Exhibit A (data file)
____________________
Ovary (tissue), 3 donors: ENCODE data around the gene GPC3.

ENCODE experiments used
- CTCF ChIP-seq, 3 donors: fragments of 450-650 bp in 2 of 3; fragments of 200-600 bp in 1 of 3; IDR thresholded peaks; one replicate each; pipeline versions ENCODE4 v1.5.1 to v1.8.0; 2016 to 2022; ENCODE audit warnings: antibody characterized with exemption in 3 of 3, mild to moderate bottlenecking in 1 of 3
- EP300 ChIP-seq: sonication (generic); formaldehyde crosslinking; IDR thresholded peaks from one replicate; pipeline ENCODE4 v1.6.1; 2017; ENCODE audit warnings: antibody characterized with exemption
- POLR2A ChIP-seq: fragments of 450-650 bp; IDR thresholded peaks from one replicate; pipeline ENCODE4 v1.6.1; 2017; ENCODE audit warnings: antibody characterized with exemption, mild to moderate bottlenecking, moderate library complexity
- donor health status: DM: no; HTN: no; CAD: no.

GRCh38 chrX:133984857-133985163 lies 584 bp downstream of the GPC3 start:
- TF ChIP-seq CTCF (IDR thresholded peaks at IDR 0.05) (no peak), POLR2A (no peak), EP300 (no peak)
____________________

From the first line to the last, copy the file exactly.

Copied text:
Ovary (tissue), 3 donors: ENCODE data around the gene GPC3.

ENCODE experiments used
- CTCF ChIP-seq, 3 donors: fragments of 450-650 bp in 2 of 3; fragments of 200-600 bp in 1 of 3; IDR thresholded peaks; one replicate each; pipeline versions ENCODE4 v1.5.1 to v1.8.0; 2016 to 2022; ENCODE audit warnings: antibody characterized with exemption in 3 of 3, mild to moderate bottlenecking in 1 of 3
- EP300 ChIP-seq: sonication (generic); formaldehyde crosslinking; IDR thresholded peaks from one replicate; pipeline ENCODE4 v1.6.1; 2017; ENCODE audit warnings: antibody characterized with exemption
- POLR2A ChIP-seq: fragments of 450-650 bp; IDR thresholded peaks from one replicate; pipeline ENCODE4 v1.6.1; 2017; ENCODE audit warnings: antibody characterized with exemption, mild to moderate bottlenecking, moderate library complexity
- donor health status: DM: no; HTN: no; CAD: no.

GRCh38 chrX:133984857-133985163 lies 584 bp downstream of the GPC3 start:
- TF ChIP-seq CTCF (IDR thresholded peaks at IDR 0.05) (no peak), POLR2A (no peak), EP300 (no peak)